I remember being canvased for the 1989 European election. I was a nineteen year old mother of a two year old, living in a shared house. It was the first election I’d been old enough to vote. It was also the first time I’d seen the Green Party as an electoral force. Something interesting was going on. I can’t say that Europe itself really mattered to me very much, but it opened up ways to think things through, that we couldn’t really find space for elsewhere.
Meanwhile, in the early 1980s, a team of volunteer writers were invited to contribute to the Mass Observation Project to gauge what everyday people thought of Europe, nearly ten years on into the Common Market. Mass Observation is a project that has become increasingly important on my journey from teenage mum to fully fledged academic. Then, as now, the mass observation project seized the opportunity to explore what Europe might mean to people. In 1982 Professor David Pocock invited his team of volunteer writers for the mass observation project to answer a series of questions reflecting on nearly ten years in the Common Market. He recognised that Mass Observation’s team of ‘citizen journalists’ were well placed to ‘demonstrate the distinctive value of Mass-Observation material and so [he hoped] demonstrate the distinctive value’ of the project’s work’.
Dorothy Sheridan explained the background to the Special Directive in her commissioned essay for Observing the 80s
“Headed ‘Common Market Special’, this directive contained two parts: an open ended first part inviting general comments on British membership after ten years including impact on employment, holidays, shops, other members of the EEC and recording jokes and graffiti. The second part is a 10 point questionnaire which ‘tests’ general knowledge about the Common Market.
One of the Trustees of the MOA in the 1980s was a contact of the late Tom Harrisson’s, James Fulton, who had connections with the Foreign Office. Fulton was also a friend of a research and Parliamentary lobbyist, Heather Randall, who worked at the London Office of the European Economic Community. Ms Randall commissioned the EEC Special and wrote up her analysis in Randall, H: Looking at Europe: pointers to some British attitudes in Europe 83 (4) pp 22-23, 1983.”
Then as now, the arguments over Europe, were as much a battle over information, pollsters, methods and public opinion as they were over whether Britain should be in or out. One female mass observer carried out her own survey amongst her friends and family “none are for the EEC, my husband is strongly against. Few knew the answers to your questions which proves they are against something they know nothing about.” Facts, we hear, are the key. The public just want the facts without the spin. Politicians on either side swap and shift the order of their facts in a game of statistical pingpong. It is as if they, as we, hope that there really is a magical fact. A shibboleth that can open the door to the unknown future and show us exactly how a global set of social, cultural and economic intersections will respond if we do or don’t make a decision.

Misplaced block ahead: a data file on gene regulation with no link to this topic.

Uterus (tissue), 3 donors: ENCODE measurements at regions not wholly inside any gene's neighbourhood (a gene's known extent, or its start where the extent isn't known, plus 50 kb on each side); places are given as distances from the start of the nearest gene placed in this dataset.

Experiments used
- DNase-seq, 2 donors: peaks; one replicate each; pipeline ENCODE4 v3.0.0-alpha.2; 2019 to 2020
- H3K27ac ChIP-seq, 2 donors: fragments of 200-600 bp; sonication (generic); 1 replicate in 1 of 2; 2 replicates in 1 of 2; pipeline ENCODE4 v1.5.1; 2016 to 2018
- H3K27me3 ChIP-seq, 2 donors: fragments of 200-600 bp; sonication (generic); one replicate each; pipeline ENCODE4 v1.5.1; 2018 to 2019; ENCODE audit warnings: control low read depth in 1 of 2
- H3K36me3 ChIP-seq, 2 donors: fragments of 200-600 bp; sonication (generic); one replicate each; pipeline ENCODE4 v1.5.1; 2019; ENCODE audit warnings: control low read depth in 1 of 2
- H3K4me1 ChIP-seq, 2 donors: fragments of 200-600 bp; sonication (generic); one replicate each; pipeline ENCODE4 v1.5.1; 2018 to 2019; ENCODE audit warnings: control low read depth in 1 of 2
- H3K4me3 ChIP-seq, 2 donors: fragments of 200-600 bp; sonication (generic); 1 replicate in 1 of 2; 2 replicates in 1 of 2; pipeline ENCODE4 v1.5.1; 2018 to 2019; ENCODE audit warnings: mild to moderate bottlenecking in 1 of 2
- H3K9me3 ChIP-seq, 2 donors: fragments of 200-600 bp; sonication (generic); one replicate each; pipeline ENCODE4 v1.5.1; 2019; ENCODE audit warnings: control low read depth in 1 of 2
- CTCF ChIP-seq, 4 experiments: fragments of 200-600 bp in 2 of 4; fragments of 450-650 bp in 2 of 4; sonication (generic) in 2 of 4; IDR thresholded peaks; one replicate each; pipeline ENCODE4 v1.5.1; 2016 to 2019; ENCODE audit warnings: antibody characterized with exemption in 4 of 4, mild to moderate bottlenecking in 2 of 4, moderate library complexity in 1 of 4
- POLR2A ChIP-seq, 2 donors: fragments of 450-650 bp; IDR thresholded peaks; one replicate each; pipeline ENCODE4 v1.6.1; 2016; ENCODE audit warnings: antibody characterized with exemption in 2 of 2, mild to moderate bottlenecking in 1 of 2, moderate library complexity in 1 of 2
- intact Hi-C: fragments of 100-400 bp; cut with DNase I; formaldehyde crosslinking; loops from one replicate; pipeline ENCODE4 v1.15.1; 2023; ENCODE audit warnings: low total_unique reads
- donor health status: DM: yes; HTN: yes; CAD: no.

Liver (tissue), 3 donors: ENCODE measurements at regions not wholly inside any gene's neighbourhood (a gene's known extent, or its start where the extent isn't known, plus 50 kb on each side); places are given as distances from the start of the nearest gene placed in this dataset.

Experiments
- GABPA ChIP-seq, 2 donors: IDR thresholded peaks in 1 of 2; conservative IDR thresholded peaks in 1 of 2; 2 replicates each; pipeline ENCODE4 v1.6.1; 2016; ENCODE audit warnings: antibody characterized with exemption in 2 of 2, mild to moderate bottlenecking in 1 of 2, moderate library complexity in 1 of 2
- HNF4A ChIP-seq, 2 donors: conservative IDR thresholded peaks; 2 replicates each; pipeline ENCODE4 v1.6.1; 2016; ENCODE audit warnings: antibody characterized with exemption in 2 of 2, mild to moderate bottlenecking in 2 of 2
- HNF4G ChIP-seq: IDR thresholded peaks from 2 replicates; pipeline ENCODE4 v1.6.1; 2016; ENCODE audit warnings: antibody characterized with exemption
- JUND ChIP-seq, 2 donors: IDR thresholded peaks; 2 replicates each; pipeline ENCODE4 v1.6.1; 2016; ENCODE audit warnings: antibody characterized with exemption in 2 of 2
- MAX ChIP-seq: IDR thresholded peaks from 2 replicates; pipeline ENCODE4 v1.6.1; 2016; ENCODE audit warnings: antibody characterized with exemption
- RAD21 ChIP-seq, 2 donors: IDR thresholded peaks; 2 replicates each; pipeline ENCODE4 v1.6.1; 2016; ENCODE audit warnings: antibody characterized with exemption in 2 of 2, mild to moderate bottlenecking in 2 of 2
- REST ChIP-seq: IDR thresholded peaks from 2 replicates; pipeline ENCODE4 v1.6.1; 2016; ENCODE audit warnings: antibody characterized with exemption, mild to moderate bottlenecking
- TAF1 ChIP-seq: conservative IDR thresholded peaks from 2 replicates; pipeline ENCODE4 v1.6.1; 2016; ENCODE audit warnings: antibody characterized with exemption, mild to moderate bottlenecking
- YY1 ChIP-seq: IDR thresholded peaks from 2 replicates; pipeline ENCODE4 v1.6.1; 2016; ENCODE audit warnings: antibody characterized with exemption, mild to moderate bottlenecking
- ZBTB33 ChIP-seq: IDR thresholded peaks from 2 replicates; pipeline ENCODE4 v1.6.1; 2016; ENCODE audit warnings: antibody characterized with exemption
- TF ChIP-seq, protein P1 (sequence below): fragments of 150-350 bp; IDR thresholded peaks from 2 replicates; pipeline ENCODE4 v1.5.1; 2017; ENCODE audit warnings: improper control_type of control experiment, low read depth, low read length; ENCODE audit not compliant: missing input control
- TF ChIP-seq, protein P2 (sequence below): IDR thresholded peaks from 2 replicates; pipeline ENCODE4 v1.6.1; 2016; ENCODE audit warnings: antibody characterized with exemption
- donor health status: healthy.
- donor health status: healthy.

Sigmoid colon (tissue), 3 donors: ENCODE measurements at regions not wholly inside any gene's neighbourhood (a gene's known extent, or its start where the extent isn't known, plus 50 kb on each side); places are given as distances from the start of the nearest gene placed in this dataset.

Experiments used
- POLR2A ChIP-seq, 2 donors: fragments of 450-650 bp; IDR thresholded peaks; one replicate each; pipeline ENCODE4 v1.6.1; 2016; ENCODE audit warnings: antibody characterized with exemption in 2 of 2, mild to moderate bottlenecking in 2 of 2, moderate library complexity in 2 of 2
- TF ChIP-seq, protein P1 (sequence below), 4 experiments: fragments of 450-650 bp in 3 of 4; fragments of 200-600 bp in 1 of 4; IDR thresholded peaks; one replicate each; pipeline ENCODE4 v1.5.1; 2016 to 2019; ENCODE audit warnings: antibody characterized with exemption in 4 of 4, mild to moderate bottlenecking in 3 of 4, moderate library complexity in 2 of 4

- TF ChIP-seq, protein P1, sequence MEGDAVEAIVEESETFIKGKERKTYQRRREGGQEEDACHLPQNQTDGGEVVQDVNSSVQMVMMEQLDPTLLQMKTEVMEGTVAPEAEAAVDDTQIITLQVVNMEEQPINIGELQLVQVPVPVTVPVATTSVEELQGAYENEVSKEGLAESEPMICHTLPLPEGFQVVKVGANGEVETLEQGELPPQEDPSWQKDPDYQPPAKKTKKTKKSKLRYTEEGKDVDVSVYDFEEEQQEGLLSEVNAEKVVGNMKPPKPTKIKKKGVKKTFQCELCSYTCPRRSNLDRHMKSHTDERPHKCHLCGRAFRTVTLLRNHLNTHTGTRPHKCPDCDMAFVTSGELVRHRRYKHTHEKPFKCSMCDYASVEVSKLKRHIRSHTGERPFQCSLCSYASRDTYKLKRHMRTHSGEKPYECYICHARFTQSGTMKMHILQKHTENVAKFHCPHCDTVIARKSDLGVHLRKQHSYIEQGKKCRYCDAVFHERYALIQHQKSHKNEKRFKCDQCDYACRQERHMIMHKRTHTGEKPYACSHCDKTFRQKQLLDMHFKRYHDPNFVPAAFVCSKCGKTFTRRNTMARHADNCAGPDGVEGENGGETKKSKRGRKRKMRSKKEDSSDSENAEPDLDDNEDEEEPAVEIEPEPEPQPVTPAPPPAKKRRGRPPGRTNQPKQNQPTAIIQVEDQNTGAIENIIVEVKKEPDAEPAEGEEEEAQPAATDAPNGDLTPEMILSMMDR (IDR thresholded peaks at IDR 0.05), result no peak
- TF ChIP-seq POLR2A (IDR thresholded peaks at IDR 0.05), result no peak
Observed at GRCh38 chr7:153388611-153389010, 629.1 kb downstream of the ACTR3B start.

As a historian I’m not really that interested in facts, or indeed in uncovering what happened in the past. Historical facts, like Brexit statistics, can engage us in a game of historical cause and effect. Shift the order of the facts and we shift the order of significance perhaps, but it never really gets us anywhere. I’m much more interested in what the drive to the factual means. What is it about our experiences, our analysis and arguments, then and now, that drive us to the magic truth moment, the ultimate fact that will legitimise all we stand for? How can we feel so strongly about something ‘we know nothing about’?
Female Observer F208
It’s really quite difficult to comment on whether our membership of the CM is a good or bad thing. I think there’s too many people ready to say it’s a bad thing out of hand, and few who would say it’s good. Personally, I must admit to knowing very little about our involvement in the Common Market mainly because we hear so little about it in the media, the only times we do hear about it are usually when there’s been a glut of butter or tomatoes and there’s public outcry when the commodities are left to rot or are sold off to Russia at a knock-down price.
The Mass observers understood that there is no dividing line between a fact and an opinion, or the evidence and the argument. They wove the public and personal elements of their lives together. One worried about the impact of decimalisation on her children’s education, alongside the value of post-war internationalism. Then, as now, observers weighed up the day to day implications of Europe, and what it told them they valued about their everyday lives and their imagined communities. They used discussion of Europe as an opportunity to think about what it means to be a citizen, of a nation, and internationally.
Female Observer B073 – ‘How can the Common Market thrive if there is such a reluctance to speak in foreign languages?’ ‘It is a good thing that European visitors can take advantage of our NHS […] but this is open to exploitation.’
The fact givers, the press and the politicians, get pretty short shrift. The press is biased, the politicians are untrustworthy. Perhaps it is not the lack of factual knowledge that is the issue here. But an experienced, analysed and evaluated set of arguments that mean something to people.
(A version of this post was originally presented on the Human Zoo for Radio 4)